For one issue particularly relevant to today’s changing workforce – the rise in freelance and “gig” workers – this expert notes that determining a split in full-time workers vs. leaving room for contract workers could minimize the pitfalls of hiring too quickly and not being able to sustain the payroll, to not having the people in place that you need to efficiently respond to business needs. Since it is estimated that by 2027 the majority of workers in the US will be contract workers, this idea rings truer than ever, so planning ahead is key.
Third-party solutions can help
At the onset, building your workforce can almost feel like a game of trial and error. Once you begin to understand the demand for your business, seasonality issues, and also accounting for rising costs beyond your control (like tax and medical insurance increases), your data will begin to uncover your plan. However, with employment costs continuing to show an upward trend, workforce demographics changing, and technology throwing a curveball at every turn, enlisting the help of experts to help manage staffing for you, like a traditional staffing agency, or an RPO, may start to make fiscal sense.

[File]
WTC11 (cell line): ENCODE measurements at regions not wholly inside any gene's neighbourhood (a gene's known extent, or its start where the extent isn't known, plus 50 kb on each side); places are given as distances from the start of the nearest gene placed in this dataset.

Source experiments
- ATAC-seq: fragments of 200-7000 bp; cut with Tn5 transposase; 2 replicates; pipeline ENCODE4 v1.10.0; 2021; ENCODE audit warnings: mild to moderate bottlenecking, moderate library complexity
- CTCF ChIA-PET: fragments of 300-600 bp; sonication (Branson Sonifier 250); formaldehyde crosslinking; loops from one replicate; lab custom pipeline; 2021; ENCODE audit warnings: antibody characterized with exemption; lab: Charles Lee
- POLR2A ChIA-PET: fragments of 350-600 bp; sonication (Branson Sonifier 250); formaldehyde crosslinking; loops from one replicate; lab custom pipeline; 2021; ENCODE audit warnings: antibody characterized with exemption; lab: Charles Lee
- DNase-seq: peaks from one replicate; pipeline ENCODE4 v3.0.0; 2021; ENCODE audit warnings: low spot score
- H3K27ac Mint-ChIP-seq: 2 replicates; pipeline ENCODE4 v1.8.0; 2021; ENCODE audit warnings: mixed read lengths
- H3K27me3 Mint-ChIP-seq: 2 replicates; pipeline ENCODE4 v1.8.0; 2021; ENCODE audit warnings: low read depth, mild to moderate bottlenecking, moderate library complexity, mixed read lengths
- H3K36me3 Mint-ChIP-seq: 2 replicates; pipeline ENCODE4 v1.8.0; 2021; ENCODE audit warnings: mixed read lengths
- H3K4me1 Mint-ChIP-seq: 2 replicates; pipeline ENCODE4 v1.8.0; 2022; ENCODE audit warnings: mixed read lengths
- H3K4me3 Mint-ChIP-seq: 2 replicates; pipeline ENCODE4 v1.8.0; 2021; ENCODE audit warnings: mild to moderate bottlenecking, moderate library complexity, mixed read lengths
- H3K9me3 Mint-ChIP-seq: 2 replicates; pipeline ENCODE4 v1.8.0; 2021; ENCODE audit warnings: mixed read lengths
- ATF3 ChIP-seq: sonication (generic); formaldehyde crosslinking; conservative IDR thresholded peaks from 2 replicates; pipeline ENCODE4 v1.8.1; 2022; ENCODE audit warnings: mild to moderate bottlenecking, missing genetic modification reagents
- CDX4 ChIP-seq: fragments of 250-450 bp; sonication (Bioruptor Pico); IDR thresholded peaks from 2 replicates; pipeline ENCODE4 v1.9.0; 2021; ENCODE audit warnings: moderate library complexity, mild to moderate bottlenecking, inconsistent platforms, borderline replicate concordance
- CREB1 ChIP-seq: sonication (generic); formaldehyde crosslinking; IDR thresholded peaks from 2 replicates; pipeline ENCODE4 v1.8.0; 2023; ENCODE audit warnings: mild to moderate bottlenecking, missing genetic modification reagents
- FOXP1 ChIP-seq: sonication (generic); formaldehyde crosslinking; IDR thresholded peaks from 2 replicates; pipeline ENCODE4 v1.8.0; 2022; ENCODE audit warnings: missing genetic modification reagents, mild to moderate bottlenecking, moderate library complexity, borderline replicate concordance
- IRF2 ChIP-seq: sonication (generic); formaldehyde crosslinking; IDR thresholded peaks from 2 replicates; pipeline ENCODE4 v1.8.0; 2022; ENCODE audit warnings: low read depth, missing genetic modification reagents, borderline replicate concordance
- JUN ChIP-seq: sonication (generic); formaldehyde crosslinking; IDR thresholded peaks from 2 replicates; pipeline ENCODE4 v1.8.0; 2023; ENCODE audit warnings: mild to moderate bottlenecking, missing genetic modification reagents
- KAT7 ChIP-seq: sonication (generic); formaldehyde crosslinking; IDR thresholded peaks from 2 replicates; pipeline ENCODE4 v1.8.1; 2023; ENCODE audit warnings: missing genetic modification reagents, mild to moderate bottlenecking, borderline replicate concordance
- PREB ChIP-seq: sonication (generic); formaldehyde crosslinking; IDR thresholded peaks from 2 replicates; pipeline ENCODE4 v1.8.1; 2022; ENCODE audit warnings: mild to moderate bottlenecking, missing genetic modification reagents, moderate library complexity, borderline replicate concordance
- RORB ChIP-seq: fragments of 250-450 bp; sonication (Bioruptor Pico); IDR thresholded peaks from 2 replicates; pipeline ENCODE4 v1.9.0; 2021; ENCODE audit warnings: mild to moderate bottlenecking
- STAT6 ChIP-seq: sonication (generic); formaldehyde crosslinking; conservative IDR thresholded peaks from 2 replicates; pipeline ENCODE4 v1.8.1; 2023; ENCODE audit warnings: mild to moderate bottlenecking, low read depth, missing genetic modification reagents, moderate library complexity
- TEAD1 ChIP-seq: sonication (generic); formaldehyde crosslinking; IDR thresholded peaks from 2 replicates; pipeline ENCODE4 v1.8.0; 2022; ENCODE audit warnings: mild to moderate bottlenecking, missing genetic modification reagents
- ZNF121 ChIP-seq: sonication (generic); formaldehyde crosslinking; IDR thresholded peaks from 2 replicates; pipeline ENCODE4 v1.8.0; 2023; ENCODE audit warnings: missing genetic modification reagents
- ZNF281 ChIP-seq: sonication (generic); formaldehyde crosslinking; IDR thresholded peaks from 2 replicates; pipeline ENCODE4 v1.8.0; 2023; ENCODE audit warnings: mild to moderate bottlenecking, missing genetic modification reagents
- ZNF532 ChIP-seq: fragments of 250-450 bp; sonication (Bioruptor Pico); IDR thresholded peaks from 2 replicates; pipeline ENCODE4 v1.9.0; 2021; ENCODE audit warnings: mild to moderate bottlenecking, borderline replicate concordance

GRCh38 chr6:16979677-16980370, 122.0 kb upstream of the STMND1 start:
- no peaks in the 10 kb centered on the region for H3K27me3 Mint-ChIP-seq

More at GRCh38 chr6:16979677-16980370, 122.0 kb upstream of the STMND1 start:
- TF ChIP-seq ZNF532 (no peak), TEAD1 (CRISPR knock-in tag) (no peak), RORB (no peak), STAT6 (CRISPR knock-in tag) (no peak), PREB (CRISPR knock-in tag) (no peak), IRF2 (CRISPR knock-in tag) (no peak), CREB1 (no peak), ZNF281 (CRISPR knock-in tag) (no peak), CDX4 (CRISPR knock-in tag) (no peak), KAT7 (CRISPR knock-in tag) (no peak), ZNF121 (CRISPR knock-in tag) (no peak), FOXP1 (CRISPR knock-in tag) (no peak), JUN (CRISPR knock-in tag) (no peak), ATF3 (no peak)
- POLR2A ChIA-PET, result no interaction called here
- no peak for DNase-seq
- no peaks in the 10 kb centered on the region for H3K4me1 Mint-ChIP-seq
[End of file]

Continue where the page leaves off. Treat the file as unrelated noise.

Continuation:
If staffing your workforce is an internal HR function, talent management platforms, like a premier tool like BrightMove, can help you organize all your recruiting and hiring procedures. Built for recruiters, by recruiters, BrightMove recognizes that our current employment landscape is no longer a buyers’ market; today you must sell careers to candidates but must do so while keeping rising costs in mind.
About the Author, David Webb
David is the CEO of BrightMove and is a seasoned technology executive & entrepreneur noted for creating successful businesses. Over his 25+ year career, David has developed multi-platform expertise in the domains of computer science, data analytics & business transformation. Starting in 1995, David worked with his best friend, Jimmy Hurff, to develop one of the world's first Internet job board and resume bank applications. David is the primary architect of BrightMove and has an active role in the product's evolution to this day. From then to now, David has been consistently helping his customers to build great teams, using best practices and world-class technology.